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 Post subject: 653 Gate of Hell
PostPosted: Tue Jan 15, 2013 5:59 pm 
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Gate of Hell

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A winner of Academy Awards for best foreign-language film and best costume design, Gate of Hell is a visually sumptuous, psychologically penetrating work from Teinosuke Kinugasa. In the midst of epic, violent intrigue in twelfth-century Japan, an imperial warrior falls for a lady-in-waiting; even after he discovers she is married, he goes to extreme lengths to win her love. Kinugasa’s film is an unforgettable, tragic story of obsession and unrequited passion that was an early triumph of color cinematography in Japan.

Disc Features

- New high-definition digital restoration, with uncompressed monaural soundtrack on the Blu-ray edition
- New English subtitle translation
- PLUS: A booklet featuring an essay by film historian Stephen Prince


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 Post subject: Re: 653 Gate of Hell
PostPosted: Tue Jan 15, 2013 6:08 pm 
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So assuming this is exactly the same transfer as the MoC (bar superficial tweaking), it really boils down to whether you prefer your booklet to be written by Stephen Prince or a Philip Kemp/Carl Theodor Dreyer double-act.


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 Post subject: Re: 653 Gate of Hell
PostPosted: Tue Jan 15, 2013 7:18 pm 
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Or to which cover design you prefer: for me it would be MoC all the way... But in any case this new transfer is such a beauty. Those colours! Almost makes you forget that the film is not amongst the truly greatest achievements of Japanese cinema in the 50s perhaps.


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 Post subject: Re: 653 Gate of Hell
PostPosted: Tue Jan 15, 2013 8:00 pm 
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Would have replaced the MoC if Criterion had bothered to offer anything beyond the Prince contribution but as it is, this is only going to appeal to those who are still region A-locked. And Criterion's cover is painful to look at, to boot. (MoC's cover design has not been as consistently wonderful since Nick left and there've even been some howlers, i.e. giant text obscuring most of a rather nice image on Trouble in Paradise, THAT Bakumatsu taiyo-den artwork and the Yamanaka set cover that looks like it was put together in 10 minutes, but the Gate of Hell front cover was one of last year's absolute finest)

PS.: Agree that Gate of Hell is not a truly great film, especially compared against the best of that decade, but it's still a very fine film in its own right. And most people would be hard-pressed to find a more beautiful-looking film from the 50s or any decade thereafter.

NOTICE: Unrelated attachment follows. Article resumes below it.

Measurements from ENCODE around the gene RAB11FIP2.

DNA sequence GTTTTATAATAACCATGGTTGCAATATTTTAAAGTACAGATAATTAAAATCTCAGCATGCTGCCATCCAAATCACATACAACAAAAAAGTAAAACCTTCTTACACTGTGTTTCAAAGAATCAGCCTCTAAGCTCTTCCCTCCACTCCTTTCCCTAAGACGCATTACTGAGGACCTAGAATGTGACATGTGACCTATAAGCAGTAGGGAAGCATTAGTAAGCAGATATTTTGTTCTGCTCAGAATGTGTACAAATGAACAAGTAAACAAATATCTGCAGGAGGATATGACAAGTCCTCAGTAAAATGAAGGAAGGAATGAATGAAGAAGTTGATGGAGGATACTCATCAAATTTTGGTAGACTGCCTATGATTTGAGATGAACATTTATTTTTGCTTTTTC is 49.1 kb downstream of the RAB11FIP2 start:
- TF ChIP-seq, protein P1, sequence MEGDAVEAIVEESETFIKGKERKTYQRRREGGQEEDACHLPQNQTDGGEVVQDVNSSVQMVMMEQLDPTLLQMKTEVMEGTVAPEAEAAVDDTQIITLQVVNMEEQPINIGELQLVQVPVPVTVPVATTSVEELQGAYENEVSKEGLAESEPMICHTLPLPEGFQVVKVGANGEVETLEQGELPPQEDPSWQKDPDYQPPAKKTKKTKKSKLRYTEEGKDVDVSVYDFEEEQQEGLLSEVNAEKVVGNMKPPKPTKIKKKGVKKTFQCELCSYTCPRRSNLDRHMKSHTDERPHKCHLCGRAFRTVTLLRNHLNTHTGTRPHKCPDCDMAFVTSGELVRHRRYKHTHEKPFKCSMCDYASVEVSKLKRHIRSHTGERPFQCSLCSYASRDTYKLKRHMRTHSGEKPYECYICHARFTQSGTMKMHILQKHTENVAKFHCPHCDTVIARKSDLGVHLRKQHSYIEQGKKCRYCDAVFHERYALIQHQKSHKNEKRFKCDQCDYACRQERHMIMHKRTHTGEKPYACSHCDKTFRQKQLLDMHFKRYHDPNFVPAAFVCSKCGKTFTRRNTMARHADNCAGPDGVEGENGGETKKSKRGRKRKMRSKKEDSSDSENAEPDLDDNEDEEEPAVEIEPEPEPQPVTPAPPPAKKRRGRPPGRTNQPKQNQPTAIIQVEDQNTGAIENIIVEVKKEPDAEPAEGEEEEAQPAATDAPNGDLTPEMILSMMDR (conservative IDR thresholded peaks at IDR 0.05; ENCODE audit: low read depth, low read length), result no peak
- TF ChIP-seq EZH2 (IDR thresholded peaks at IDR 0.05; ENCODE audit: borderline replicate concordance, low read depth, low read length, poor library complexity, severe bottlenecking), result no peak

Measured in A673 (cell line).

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 Post subject: Re: 653 Gate of Hell
PostPosted: Tue Jan 15, 2013 8:36 pm 
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No Page of Madeness?


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 Post subject: Re: 653 Gate of Hell
PostPosted: Tue Jan 15, 2013 8:50 pm 

Joined: Wed Nov 03, 2004 2:03 am
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Cinephrenic wrote:
No Page of Madeness?

Agreed. [Assuming you're being rhetorical, of course.] And no Crossroads. Oh well. No surprise.


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 Post subject: Re: 653 Gate of Hell
PostPosted: Fri Mar 15, 2013 9:08 am 

Joined: Wed May 18, 2011 9:37 am
Bluray.com review.

Svet says no noticeable differences between Criterion and MoC.


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 Post subject: Re: 653 Gate of Hell
PostPosted: Wed Aug 07, 2013 2:44 pm 
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This was just a stunning movie to watch--for the color work. It's so very well thoughtout and impactful, it's a spectacular use of the dimension that color adds. The film itself is very very good overall, but it is so gorgeous that I sometimes found myself just drinking in the images and ignoring the subtitles for whole lengthy swathes of the film. But that's not a huge problem because the performances and the visual language of the film communicate the full story without needing much of the script. Perhaps because I absorbed the film visually, but I was struck throughout that to me it was hampered by my lack of belief in the characters' relationship to Kesa. It seemed to have more of a coded affair between Morito and Wataru than between either of them and Kesa. But in all probability a queer reading of the relationships is probably wholely unmerited.


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 Post subject: Re: 653 Gate of Hell
PostPosted: Wed Aug 07, 2013 3:00 pm 

Joined: Wed May 18, 2011 9:37 am
I'm pretty sure this is the film Dreyer is referring to in the audio piece included as a supplement in the Criterion edition of Vampyr, where he calls this one of (if not the only?) color film that uses color in a meaningful way (I wish I remembered the exact adjective he uses). He does say Hell's Gate, but I have to assume this is the film he was talking about. He finds that too many films use color to just reproduce reality, instead of using it creatively.